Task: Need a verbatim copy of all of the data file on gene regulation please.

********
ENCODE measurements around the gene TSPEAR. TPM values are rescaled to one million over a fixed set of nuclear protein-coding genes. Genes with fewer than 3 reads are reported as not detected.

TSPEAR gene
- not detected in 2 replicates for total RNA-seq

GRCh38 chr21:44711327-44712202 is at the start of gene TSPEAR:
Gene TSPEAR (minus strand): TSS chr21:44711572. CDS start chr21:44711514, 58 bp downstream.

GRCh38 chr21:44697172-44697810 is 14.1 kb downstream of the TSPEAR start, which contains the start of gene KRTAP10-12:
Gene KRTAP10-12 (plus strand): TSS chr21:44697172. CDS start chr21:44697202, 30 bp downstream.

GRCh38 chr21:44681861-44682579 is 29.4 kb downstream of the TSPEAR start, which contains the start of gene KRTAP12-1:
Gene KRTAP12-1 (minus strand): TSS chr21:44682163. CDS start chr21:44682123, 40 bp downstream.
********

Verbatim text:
ENCODE measurements around the gene TSPEAR. TPM values are rescaled to one million over a fixed set of nuclear protein-coding genes. Genes with fewer than 3 reads are reported as not detected.

TSPEAR gene
- not detected in 2 replicates for total RNA-seq

GRCh38 chr21:44711327-44712202 is at the start of gene TSPEAR:
Gene TSPEAR (minus strand): TSS chr21:44711572. CDS start chr21:44711514, 58 bp downstream.

GRCh38 chr21:44697172-44697810 is 14.1 kb downstream of the TSPEAR start, which contains the start of gene KRTAP10-12:
Gene KRTAP10-12 (plus strand): TSS chr21:44697172. CDS start chr21:44697202, 30 bp downstream.

GRCh38 chr21:44681861-44682579 is 29.4 kb downstream of the TSPEAR start, which contains the start of gene KRTAP12-1:
Gene KRTAP12-1 (minus strand): TSS chr21:44682163. CDS start chr21:44682123, 40 bp downstream.